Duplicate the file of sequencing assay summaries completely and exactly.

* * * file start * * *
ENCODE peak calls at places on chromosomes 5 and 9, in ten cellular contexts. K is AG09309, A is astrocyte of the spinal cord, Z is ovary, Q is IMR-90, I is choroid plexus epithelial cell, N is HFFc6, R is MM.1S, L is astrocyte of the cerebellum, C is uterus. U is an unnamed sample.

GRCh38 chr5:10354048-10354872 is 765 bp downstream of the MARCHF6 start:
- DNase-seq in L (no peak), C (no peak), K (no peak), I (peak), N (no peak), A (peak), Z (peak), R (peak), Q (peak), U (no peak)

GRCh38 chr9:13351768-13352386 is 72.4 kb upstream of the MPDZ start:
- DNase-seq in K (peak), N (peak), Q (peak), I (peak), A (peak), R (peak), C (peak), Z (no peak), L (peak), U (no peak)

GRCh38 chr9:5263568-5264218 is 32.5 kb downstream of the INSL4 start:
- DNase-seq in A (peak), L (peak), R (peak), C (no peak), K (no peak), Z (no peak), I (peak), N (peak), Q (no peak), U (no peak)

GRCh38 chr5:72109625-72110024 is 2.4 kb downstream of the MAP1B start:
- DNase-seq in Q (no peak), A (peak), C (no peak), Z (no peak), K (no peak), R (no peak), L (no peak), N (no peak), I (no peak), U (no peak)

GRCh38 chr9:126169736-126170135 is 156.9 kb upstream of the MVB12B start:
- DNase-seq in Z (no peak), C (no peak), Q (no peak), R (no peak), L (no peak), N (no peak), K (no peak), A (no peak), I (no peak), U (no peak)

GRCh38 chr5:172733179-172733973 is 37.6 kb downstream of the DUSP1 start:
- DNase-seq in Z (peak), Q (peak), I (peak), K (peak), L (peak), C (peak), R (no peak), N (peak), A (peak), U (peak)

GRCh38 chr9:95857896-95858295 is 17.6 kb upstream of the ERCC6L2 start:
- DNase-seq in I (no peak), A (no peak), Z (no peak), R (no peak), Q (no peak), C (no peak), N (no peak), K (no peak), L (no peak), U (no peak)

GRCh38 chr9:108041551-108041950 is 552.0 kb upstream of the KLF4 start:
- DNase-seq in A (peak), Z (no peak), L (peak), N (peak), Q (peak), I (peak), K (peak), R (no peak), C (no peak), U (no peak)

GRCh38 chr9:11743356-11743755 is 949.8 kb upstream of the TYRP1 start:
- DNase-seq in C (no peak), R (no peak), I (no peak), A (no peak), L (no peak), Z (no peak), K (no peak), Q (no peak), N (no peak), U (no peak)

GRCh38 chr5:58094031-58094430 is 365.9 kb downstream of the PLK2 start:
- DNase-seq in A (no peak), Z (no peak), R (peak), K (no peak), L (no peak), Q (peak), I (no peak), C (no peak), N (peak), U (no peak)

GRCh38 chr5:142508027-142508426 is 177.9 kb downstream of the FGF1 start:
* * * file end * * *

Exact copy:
ENCODE peak calls at places on chromosomes 5 and 9, in ten cellular contexts. K is AG09309, A is astrocyte of the spinal cord, Z is ovary, Q is IMR-90, I is choroid plexus epithelial cell, N is HFFc6, R is MM.1S, L is astrocyte of the cerebellum, C is uterus. U is an unnamed sample.

GRCh38 chr5:10354048-10354872 is 765 bp downstream of the MARCHF6 start:
- DNase-seq in L (no peak), C (no peak), K (no peak), I (peak), N (no peak), A (peak), Z (peak), R (peak), Q (peak), U (no peak)

GRCh38 chr9:13351768-13352386 is 72.4 kb upstream of the MPDZ start:
- DNase-seq in K (peak), N (peak), Q (peak), I (peak), A (peak), R (peak), C (peak), Z (no peak), L (peak), U (no peak)

GRCh38 chr9:5263568-5264218 is 32.5 kb downstream of the INSL4 start:
- DNase-seq in A (peak), L (peak), R (peak), C (no peak), K (no peak), Z (no peak), I (peak), N (peak), Q (no peak), U (no peak)

GRCh38 chr5:72109625-72110024 is 2.4 kb downstream of the MAP1B start:
- DNase-seq in Q (no peak), A (peak), C (no peak), Z (no peak), K (no peak), R (no peak), L (no peak), N (no peak), I (no peak), U (no peak)

GRCh38 chr9:126169736-126170135 is 156.9 kb upstream of the MVB12B start:
- DNase-seq in Z (no peak), C (no peak), Q (no peak), R (no peak), L (no peak), N (no peak), K (no peak), A (no peak), I (no peak), U (no peak)

GRCh38 chr5:172733179-172733973 is 37.6 kb downstream of the DUSP1 start:
- DNase-seq in Z (peak), Q (peak), I (peak), K (peak), L (peak), C (peak), R (no peak), N (peak), A (peak), U (peak)

GRCh38 chr9:95857896-95858295 is 17.6 kb upstream of the ERCC6L2 start:
- DNase-seq in I (no peak), A (no peak), Z (no peak), R (no peak), Q (no peak), C (no peak), N (no peak), K (no peak), L (no peak), U (no peak)

GRCh38 chr9:108041551-108041950 is 552.0 kb upstream of the KLF4 start:
- DNase-seq in A (peak), Z (no peak), L (peak), N (peak), Q (peak), I (peak), K (peak), R (no peak), C (no peak), U (no peak)

GRCh38 chr9:11743356-11743755 is 949.8 kb upstream of the TYRP1 start:
- DNase-seq in C (no peak), R (no peak), I (no peak), A (no peak), L (no peak), Z (no peak), K (no peak), Q (no peak), N (no peak), U (no peak)

GRCh38 chr5:58094031-58094430 is 365.9 kb downstream of the PLK2 start:
- DNase-seq in A (no peak), Z (no peak), R (peak), K (no peak), L (no peak), Q (peak), I (no peak), C (no peak), N (peak), U (no peak)

GRCh38 chr5:142508027-142508426 is 177.9 kb downstream of the FGF1 start: